A king, master lyricist, versatile musician

Posted by at 5 August, at 18 : 49 PM Print

By Arley Gill

“Kingman’’, that is how we call him. That is Grenadianism at its best. We call each other as we see fit, in spite of how one may want us to refer to them.

It’s an appropriate name this time, though.  Maybe, because he has won so many titles or it’s the imperial way he carries himself. But, we are of the considered view that Edson Mitchell is a King.

Edson Mitchell was born on the 27th of July, 1963.

In the calypso world, he christened himself as Ajamu. Later, we dubbed him King Ajamu when he started winning all those calypso crowns.

He hails from Mama Cannes; to be honest, it is because of Ajamu I learnt of this village. I, myself, hail from a little-known village on the west coast of the island.

From early beginnings, Ajamu declared himself to be a “calypso warrior’’; and boy, didn’t he live up to that billing?

I contend that he is the fiercest calypso competitor we ever have had. Ajamu is a perennial “winner’’. Year after year, he would compete with an assurance and a confidence, only befitting of a king. The country had to stop and take note of a man of small physical stature, with a beautiful, clear and powerful voice.

Ajamu joined the competition in the pre-Soca Monarch period, when calypso reigned supreme. Flying Turkey, the previous dominant calypsonian, had already exited the arena. But, he would return later to compete against Ajamu and Wizard, to provide us with an orgasmic calypso experience.

Smokey, too, was in “pink of form’’ at the time and Black Wizard had returned in 1985 from Trinidad, where he fine-tuned his skills.

Joining the mix was Praying Mantis. Arguably the best calypsonian to never win a crown, Praying Mantis provided a heavy lyrical presence, while a young Squeezy seemed to be always threatening.

In essence, the Grenada calypso scene was a tough one with seasoned and experienced calypsonians.  Ajamu, a  rookie then, had to make his name; and that he did with great aplomb.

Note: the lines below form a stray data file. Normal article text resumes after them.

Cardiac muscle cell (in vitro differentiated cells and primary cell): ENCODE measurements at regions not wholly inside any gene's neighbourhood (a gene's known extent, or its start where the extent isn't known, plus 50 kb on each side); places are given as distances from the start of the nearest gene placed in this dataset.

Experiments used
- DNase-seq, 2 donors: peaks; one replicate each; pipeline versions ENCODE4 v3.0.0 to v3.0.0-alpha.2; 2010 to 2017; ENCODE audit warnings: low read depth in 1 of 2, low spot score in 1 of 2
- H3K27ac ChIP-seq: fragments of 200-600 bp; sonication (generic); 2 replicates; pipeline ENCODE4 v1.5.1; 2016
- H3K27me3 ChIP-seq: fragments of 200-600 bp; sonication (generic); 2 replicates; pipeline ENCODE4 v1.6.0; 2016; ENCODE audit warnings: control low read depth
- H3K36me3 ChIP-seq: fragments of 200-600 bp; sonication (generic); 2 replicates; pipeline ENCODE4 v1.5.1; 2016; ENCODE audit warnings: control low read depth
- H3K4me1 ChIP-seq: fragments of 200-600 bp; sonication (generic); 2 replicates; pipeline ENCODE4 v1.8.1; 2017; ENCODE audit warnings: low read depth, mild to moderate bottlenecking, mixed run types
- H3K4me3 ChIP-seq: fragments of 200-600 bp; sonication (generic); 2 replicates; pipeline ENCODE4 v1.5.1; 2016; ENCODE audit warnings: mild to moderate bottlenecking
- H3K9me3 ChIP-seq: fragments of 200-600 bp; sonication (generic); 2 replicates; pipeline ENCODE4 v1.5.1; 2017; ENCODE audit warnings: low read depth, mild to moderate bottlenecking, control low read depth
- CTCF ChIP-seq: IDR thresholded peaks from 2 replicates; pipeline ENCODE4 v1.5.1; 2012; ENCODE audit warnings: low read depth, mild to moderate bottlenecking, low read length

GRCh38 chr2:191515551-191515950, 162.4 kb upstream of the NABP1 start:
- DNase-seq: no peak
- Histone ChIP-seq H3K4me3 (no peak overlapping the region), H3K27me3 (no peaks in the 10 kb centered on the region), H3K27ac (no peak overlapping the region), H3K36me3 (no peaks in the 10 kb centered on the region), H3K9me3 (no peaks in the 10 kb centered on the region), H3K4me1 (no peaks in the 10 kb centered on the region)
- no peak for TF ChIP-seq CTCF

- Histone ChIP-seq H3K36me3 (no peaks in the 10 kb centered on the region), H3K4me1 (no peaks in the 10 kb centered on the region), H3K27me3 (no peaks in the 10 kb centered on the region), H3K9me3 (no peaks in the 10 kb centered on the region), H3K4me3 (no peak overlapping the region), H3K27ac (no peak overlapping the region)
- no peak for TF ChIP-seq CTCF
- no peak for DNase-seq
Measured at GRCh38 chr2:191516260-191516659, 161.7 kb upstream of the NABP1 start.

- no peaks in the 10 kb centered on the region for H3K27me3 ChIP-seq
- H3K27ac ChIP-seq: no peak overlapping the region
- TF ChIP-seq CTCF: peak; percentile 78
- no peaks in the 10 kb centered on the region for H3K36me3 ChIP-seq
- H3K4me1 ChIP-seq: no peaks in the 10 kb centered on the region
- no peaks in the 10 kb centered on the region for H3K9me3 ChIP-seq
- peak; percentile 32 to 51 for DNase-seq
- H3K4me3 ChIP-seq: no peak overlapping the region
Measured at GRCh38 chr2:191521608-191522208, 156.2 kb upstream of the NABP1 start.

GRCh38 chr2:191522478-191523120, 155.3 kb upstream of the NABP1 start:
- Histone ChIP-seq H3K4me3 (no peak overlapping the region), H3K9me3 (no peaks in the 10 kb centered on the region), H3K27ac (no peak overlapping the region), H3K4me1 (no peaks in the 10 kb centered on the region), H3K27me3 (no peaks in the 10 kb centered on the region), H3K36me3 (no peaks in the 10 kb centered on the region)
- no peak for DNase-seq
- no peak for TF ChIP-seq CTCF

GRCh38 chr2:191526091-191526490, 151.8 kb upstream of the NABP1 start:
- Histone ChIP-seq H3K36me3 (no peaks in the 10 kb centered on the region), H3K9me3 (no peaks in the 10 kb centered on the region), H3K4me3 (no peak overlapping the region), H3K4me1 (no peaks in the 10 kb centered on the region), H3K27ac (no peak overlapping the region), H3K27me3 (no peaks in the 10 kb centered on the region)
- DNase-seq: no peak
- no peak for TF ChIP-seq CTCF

Ajamu, influenced by an obviously strong religious background – whether it be his upbringing or his own deliberate search for Jah – gave the world “soul’’ music.

He is a self-appointed spiritual crusader of his country. Listen to “A Prayer for the Nation’’; or “Satan is a Liar’’, where he demands that, “satan go way from me country, move’’. These are quintessential pieces of his work that speaks to spiritual issues.

There are many other songs where he quotes extensively from the Bible to convey his message. No doubt, he is an avid reader of the scripture verses.

I submit that there is no other calypsonian to have promoted and articulated the theme of “love’’, more than Ajamu has.  Like a man with a mission, Kingman has given varied treatment to that theme to reach his intended audience.

From “Kingman Love: African Lady’’, to “Love Thy Neighbour’’, “I Love My Grenada’’, and “Mama Cannes’’, Ajamu has never failed to express his love for God, country and his fellowman. This use of theme, it is my respectful view, gives you an insight into the character of the writer.

Another theme that aids us in understanding the Kingman is his love and respect for women. Here, again, he has never failed to “big up’’ and applaud the efforts of women. “African Lady’’ is only the signature piece on this theme.

“Double Tenor Girl’’, performed at Dimanche Gras and regarded as one of the best performances ever on the Carnival Sunday Night big stage at Queen’s Park, is again a celebration of the contribution of the woman.

The pick of all his women’s theme, however, is the one to his mother – mommy Lyris.

I have only met his mother through his songs. But, one gets the feeling that the Kingman came from a matriarch family where the woman was the central figure and “boss’’. He consistently pays homage to the woman.

“Mommy Oye, Aye’’ was his battle cry in his early years, as if drawing strength from that great woman.  This is evident, even in his many groovy songs where he gets romantic or a little raunchy.

“Juney, Open up the Door’’, his award-winning selection, gave us a different perspective of the Kingman – he can be a little mischievous at times with the ladies.

“Do it for the Children’’ further illustrates the extensive use of human nature themes in the Kingman’s compositions. It seems like he his always preoccupied by those he considers to be vulnerable in society.

In many of his work, he laments the suffering of the poor, the women and the children. This, too, highlights the character of the man and the fact that he is a person of true love.

And, let us not forget, Kingman he didn’t just preach. He gave part of his prize monies to charity, even when he is no millionaire.